Former Solomon Islands government officials have admitted that Japan paid for the
island's pro-whaling vote at the International Whaling Commission. The revelations came as a result of a probe into the loss of millions of dollars from the nation's treasury.
The officials stated that Japan met the Solomon Islands costs of attending International Whaling Commission meetings, and provided pay-offs to Solomon Island politicians and election contributions.
The government of the Solomon Islands officially admitted on July 17th that millions of dollars in cash paid by Japan and other countries for fishing rights made its way into the hands of island officials.
This revelation by the Solomon Islands exposes the lie behind the claim by Japan's Institute for Cetacean Research which earlier this year angrily rejected accusations of buying votes.
The Solomon Islands voted with Japan to lift the moratorium on commercial whaling at the commission meeting in Ulsan, South Korea, last month contrary to a pledge by the country's Prime Minister, Sir Allan Kemakeza, to Australia's Environment Minister
Ian Campbell that they would not.
Japan's bid failed to reach a majority, let alone the necessary three quarters, but the Solomon Island vote angered Senator Campbell, who described it as "foul." Sir Allan is yet to decide whether to sack his Fisheries Minister Paul Maenu'u who represented the Solomon Islands at South Korea.
Sea Shepherd Conservation Society and other conservation groups have long complained about Japan's vote-buying at the commission. It now has the support of African, Caribbean, and Pacific developing nations which, on paper, gave it a majority at Ulsan. Only the failure of several of these nations to arrive for the meeting prevented Japan from winning a majority.
Japan has repeatedly denied claims it buys votes and has tried to have environmental groups that make such claims thrown out of the commission. Sea Shepherd Conservation Society has repeatedly accused Japan of bribing nations in the Caribbean, Africa and the Pacific.
The appearance of Nauru and Kiribati at Ulsan, alongside the Solomons and Tuvalu, heightened Australian concerns about Japan's influence in the Pacific. Diplomats from each of these nations have denied that their votes had been bought by Japan.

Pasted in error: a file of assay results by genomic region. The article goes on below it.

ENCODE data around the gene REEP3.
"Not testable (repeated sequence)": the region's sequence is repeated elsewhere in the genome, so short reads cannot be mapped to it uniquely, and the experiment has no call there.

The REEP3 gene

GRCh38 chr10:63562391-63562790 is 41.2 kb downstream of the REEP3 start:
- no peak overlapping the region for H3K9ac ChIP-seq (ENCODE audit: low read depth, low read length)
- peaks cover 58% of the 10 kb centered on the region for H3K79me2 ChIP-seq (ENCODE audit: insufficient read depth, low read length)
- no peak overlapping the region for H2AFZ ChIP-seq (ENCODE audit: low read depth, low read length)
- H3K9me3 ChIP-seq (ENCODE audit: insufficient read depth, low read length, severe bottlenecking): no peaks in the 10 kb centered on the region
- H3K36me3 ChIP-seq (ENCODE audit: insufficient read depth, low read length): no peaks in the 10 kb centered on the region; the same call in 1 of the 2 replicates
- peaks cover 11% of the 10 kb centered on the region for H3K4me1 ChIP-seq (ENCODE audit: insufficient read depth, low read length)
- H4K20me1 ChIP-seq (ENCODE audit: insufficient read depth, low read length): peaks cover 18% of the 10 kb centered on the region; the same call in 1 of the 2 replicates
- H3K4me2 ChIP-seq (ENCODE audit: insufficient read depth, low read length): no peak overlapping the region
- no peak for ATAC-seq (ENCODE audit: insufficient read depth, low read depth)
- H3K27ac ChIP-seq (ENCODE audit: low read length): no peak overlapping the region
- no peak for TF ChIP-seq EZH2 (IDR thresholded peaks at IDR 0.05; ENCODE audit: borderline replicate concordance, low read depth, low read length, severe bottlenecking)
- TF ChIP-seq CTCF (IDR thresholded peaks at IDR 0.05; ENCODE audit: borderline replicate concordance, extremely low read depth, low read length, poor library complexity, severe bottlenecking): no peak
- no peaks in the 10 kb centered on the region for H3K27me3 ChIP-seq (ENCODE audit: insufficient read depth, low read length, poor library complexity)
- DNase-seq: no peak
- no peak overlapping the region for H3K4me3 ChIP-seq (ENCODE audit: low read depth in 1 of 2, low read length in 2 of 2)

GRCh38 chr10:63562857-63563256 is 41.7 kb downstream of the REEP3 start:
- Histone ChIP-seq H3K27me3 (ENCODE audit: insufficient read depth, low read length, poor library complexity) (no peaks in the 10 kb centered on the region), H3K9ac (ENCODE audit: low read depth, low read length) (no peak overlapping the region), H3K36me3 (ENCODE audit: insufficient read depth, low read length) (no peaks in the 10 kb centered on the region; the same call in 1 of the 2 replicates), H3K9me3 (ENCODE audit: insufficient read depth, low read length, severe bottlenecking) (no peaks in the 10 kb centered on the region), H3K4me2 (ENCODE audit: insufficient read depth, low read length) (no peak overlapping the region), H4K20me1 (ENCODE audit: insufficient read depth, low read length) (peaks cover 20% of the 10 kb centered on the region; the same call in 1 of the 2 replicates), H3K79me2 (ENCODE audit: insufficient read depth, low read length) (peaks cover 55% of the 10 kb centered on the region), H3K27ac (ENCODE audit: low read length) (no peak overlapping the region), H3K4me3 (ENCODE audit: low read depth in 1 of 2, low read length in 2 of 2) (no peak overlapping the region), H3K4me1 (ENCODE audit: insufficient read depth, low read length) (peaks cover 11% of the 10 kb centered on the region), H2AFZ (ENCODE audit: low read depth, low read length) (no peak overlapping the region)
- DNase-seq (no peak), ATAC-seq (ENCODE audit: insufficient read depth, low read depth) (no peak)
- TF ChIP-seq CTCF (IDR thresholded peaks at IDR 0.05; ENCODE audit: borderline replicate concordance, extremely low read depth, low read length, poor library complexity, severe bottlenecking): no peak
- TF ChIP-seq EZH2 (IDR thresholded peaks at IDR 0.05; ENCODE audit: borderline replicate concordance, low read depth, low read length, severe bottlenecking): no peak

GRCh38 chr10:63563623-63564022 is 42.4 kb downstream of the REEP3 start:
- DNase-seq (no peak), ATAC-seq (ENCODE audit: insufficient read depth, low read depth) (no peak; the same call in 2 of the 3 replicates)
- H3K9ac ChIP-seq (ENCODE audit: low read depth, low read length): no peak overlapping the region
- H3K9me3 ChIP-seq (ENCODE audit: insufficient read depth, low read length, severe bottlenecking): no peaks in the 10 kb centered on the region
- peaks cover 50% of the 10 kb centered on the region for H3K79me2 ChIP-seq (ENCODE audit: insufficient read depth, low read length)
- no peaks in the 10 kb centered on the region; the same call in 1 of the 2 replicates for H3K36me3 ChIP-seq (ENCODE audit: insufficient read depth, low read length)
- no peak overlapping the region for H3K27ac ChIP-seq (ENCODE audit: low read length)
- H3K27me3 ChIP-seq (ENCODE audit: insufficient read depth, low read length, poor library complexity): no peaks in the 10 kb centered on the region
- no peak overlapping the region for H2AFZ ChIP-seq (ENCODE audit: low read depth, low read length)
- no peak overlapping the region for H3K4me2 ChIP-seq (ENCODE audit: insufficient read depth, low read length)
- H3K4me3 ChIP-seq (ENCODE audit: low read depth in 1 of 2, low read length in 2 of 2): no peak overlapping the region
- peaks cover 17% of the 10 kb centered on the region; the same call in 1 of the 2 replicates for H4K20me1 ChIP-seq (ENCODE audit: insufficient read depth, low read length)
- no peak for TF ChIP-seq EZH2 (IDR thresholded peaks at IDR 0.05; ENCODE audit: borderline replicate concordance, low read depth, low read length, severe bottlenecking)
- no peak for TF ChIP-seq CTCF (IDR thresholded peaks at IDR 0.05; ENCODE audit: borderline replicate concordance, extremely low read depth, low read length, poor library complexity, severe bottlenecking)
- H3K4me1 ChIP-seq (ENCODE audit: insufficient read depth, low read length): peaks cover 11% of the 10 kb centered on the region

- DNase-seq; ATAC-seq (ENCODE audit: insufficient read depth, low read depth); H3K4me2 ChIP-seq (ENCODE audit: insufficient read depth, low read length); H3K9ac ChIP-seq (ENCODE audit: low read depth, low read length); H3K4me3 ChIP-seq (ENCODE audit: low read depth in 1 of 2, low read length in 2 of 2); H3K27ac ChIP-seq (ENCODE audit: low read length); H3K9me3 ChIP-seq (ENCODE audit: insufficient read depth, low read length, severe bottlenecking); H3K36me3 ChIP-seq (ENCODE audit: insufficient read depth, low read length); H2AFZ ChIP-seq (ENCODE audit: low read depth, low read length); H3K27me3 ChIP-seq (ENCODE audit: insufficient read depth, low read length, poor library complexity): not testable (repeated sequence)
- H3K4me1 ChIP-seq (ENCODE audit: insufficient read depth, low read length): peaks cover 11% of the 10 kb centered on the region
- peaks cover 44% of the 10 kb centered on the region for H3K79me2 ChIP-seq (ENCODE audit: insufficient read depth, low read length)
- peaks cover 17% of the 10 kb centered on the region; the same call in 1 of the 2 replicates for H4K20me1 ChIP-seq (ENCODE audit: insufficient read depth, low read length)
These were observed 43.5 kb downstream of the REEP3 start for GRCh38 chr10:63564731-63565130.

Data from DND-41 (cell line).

Each of these tiny nations, (for example Tuvalu with a population of only 8,000 people) has a vote equal to Australia or the United States. If Japan can bribe and recruit enough of these small countries, they can overturn the global moratorium on commercial whaling.
Former Solomons IWC commissioner, Albert Wata, detailed the bribes from Japan. "The Japanese pay the government subscriptions," he said. "They support the delegations to meetings, in terms of meeting air fares and expenses."
His claim was backed by a former Solomon Islands fisheries minister, Nelson Kile, who said Japan had been paying the fees for a decade.
A spokesman for the Institute of Cetacean Research said some people might be confused about who was giving them assistance to attend meetings. "It isn't actually the Japanese government. You would be hard pressed to find any link with the Japanese government."
This is, of course, true. Japan is quite good at hiding their corruption. It is only when the bribed nations reveal the corruption that allows for the truth to be revealed.
In addition to bribing small island nations, Japan is funding the World Council for Whalers based in Port Alberni in British Columbia, Canada, to encourage aboriginal whaling worldwide.
The Japanese have a global campaign to encourage the escalation of whale killing ranging from the promotion of aboriginal whaling to bribing poor nations for their votes.
Japanese whaling ships are preparing for a massive illegal whale slaughter in the Antarctic Whale Sanctuary at the end of this year. Sea Shepherd intends to intercept this pirate whaling operation.
"Japan has become a lawless nation when it comes to exploiting the world's oceans and slaughtering whales," said Captain Paul Watson founder and president of Sea Shepherd Conservation Society. In addition to disregarding international conservation law, Japan is now undermining the governments of small nations with bribes to officials thus encouraging corruption and scandal in these nations. We've seen the damage that Japan has done in St. Lucia, St. Vincent, and Grenada, with the encouragement of corruption in exchange for votes to kill whales. Now with the admission by the Solomon Islands of what we have known all along, we call upon the International Whaling Commission to investigate the motivation behind each of these puppet nations in joining the IWC."